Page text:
Breaking the mold: Nestlé’s mission to be profitable and sustainable
More companies than ever are making an effort to be sustainable and play a part in bettering the environment, whether it’s through creating a line of vegan and health conscious products, limiting the amount of waste it produces, or investing in projects that help clean oceans… the list goes on. This includes Nestlé, who stated in a November 2019 article published by the New York Times that it can still be profitable while also helping the environment.
According to a study conducted by Deutch Bank in September 2019, companies can be profitable in the long run (and sustainable!) as shares for “environmentally responsible” companies often outperform their counterparts. This is also true on the consumer side – I know I certainly do my best to make conscious purchasing decisions when shopping to limit my negative impact on the environment!
Nestlé CEO, Mark Schenider, during an interview and lab tour “… insisted that Nestlé’s commitment to the environment and public nutrition was sincere and longstanding.” He then gave an example where the Maggi brand bouillon cubes that are a popular product in Africa have iron added because deficiency in the mineral is quite common on that continent. It’s important to note that while the food sector at Nestlé has been the recipient of some skepticism, the company has promised to add more vegetables and fiber-rich ingredients to its products, as well as to cut down on sugars, saturated fat, and salt to address consumer concerns for its impact on overall health and wellness of the global population. That’s a smart move.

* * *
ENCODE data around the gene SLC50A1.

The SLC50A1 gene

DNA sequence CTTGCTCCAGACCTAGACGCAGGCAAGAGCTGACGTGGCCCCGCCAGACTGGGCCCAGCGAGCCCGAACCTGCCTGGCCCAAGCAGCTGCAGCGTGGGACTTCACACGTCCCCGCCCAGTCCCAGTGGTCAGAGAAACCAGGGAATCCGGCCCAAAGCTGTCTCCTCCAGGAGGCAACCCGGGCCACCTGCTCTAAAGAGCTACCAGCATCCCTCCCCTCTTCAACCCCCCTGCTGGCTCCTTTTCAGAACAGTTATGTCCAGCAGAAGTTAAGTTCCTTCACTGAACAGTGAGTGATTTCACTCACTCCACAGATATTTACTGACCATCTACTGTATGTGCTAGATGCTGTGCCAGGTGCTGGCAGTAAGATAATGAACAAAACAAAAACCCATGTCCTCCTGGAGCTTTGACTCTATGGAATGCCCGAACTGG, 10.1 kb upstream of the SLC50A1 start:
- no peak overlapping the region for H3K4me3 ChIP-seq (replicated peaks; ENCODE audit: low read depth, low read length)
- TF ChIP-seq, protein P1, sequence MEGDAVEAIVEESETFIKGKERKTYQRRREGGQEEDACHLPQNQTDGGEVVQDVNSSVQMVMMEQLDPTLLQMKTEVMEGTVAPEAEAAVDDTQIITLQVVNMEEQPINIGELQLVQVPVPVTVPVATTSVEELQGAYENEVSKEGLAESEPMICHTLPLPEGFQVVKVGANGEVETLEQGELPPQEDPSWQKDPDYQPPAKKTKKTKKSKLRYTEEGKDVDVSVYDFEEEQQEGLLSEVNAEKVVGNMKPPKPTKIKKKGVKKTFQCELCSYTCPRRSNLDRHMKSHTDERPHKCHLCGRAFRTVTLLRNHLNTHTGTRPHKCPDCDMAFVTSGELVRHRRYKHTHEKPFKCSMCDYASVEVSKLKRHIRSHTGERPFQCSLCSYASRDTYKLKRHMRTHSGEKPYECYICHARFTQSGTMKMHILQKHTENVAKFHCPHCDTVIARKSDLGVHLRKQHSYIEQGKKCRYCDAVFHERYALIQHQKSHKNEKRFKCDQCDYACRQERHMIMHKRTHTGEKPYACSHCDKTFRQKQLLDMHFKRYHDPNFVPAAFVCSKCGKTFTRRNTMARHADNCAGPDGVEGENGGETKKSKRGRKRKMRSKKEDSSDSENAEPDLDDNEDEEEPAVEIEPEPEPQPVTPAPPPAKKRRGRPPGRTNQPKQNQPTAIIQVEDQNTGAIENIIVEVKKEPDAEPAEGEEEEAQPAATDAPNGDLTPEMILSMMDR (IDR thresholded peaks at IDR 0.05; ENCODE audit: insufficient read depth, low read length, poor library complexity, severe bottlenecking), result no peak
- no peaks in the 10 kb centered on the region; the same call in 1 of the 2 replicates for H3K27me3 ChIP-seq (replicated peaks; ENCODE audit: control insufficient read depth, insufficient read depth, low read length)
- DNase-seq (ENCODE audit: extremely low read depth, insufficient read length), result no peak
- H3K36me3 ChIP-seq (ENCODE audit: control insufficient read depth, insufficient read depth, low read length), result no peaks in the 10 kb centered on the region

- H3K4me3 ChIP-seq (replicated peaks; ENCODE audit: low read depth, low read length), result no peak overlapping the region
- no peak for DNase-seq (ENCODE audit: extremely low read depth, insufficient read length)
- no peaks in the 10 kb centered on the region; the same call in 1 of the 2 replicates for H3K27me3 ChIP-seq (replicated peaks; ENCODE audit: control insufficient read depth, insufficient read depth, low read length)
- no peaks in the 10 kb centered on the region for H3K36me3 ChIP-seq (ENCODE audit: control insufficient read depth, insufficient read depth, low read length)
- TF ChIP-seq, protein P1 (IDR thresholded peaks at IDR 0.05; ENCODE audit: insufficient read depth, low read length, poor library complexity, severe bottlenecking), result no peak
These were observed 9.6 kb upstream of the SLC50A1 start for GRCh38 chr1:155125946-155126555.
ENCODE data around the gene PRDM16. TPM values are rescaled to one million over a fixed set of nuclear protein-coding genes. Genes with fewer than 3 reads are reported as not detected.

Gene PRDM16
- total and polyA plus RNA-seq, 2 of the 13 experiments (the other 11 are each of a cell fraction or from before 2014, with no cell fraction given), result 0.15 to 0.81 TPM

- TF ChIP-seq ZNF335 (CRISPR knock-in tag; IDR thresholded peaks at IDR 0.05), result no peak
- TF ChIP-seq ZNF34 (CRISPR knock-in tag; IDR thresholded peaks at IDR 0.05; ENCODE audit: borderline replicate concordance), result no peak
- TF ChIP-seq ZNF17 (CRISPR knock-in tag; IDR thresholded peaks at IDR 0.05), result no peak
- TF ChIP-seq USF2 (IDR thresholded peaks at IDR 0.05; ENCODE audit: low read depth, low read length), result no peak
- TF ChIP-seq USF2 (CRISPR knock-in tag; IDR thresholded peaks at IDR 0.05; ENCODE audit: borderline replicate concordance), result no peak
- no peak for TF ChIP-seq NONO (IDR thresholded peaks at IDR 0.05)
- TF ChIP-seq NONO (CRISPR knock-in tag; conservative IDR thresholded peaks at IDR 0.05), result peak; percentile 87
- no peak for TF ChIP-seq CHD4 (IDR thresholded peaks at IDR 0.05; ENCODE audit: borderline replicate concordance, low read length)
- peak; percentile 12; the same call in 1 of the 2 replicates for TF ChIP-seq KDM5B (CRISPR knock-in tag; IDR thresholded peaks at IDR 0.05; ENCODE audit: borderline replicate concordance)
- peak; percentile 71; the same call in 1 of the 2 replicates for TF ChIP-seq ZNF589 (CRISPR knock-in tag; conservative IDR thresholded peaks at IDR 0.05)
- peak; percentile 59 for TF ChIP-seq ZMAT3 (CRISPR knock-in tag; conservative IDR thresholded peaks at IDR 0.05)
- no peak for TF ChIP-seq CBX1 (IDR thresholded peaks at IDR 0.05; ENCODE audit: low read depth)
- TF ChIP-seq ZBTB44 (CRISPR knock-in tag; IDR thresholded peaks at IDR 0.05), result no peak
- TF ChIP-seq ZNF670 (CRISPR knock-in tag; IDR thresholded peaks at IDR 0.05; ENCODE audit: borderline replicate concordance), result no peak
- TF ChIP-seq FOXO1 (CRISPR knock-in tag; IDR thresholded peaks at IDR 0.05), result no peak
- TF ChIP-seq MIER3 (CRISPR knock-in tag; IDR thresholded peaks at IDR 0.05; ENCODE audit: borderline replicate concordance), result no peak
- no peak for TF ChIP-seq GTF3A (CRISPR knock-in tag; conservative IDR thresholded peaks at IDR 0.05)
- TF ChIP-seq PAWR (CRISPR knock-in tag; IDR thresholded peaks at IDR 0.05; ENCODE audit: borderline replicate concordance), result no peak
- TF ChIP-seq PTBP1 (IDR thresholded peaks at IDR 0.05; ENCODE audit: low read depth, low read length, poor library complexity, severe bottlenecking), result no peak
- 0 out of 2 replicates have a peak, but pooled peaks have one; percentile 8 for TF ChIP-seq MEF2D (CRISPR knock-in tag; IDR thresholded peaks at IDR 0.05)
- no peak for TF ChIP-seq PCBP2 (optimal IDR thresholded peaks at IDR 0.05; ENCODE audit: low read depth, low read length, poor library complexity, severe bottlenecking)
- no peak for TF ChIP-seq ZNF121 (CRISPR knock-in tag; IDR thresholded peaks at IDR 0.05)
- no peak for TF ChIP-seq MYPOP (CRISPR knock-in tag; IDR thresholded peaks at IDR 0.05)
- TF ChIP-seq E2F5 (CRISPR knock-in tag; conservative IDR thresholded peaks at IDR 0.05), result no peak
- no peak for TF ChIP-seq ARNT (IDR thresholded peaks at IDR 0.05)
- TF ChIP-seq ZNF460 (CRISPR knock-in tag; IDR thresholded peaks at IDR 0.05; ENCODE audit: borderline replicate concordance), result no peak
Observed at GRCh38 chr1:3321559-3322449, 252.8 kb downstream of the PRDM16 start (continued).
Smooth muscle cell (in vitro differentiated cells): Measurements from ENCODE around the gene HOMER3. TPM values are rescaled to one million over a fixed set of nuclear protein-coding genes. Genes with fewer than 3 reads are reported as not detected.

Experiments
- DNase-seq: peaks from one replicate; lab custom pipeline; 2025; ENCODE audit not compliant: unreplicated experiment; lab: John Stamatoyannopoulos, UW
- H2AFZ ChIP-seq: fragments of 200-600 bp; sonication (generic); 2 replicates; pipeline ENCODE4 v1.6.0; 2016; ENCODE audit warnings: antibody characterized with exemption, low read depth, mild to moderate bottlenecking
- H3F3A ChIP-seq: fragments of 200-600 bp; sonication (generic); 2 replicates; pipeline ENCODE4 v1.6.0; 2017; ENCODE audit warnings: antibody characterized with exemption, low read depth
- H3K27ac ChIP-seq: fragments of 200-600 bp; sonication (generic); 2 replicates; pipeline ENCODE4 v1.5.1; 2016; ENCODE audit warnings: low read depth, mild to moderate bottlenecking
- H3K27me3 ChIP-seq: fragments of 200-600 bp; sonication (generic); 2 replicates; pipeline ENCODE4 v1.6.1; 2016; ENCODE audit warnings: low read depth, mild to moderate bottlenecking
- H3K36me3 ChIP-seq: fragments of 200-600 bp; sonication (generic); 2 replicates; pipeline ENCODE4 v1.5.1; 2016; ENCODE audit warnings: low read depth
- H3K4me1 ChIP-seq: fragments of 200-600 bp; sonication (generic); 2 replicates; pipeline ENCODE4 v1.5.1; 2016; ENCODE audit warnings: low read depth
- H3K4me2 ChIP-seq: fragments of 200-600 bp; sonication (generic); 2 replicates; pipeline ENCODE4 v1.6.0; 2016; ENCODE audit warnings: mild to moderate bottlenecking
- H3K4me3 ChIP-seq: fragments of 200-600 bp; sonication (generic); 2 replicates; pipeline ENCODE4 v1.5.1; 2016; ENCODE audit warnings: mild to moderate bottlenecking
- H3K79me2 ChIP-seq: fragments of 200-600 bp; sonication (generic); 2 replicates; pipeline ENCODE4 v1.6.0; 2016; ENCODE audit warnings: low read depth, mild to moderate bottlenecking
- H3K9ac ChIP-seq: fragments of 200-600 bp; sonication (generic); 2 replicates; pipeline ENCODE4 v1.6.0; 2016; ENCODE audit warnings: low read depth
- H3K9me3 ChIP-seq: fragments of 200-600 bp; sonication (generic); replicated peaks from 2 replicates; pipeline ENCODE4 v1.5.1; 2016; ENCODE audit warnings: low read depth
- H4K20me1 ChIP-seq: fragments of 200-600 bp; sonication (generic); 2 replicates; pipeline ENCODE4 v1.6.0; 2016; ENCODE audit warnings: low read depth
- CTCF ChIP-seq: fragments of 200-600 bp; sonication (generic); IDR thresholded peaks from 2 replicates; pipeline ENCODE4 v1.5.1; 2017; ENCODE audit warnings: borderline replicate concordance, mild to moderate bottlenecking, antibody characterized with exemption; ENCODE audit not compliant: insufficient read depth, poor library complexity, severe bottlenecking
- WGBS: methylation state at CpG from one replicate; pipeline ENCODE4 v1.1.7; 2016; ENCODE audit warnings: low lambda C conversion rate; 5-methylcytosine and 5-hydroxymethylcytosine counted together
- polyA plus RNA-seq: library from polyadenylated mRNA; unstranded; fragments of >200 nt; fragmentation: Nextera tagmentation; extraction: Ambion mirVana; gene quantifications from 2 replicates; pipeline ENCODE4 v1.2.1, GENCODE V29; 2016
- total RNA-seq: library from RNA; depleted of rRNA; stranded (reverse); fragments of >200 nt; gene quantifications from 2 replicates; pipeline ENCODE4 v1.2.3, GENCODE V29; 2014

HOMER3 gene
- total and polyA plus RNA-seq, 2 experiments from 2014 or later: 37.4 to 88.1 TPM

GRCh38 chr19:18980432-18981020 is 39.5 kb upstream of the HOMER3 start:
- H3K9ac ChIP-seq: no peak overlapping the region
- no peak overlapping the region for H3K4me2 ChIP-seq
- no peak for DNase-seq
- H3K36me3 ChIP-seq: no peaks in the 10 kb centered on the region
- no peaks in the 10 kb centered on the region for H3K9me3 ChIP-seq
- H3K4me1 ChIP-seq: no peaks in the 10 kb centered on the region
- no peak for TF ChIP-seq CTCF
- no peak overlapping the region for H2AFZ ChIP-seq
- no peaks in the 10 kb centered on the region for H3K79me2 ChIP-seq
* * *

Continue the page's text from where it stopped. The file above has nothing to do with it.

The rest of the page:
Nestlé also set a company-wide goal to reduce plastic waste. The company also inaugurated the Institute of Packaging Sciences in Lausanne, where it is dedicated to ensuring all of Nestlé’s packaging will be reusable or recyclable by 2025. That’s a goal the whole planet can love!
Reports have shown that recycling alone does not alleviate the issue with waste, as recyclable packaging usually winds up being thrown away. The solution here is to create reusable packaging, according to Graham Forbes, global project leader for Greenpeace’s plastics campaign.
These are exactly the types of issues we’re looking to address at Noodle.ai: helping our clients reduce waste of all types in their supply chains. How do we do that? We help them unearth value at risk and gaps that cause waste within the data they’ve already been collecting. After initial implementation of our application suite, you too, can be profitable (and more sustainable!)
For more information request a demo, or check out our ebook “World Without Waste: Industry’s Journey from Inefficiency to Enterprise AI-Powered Sustainability”
image via New York Times
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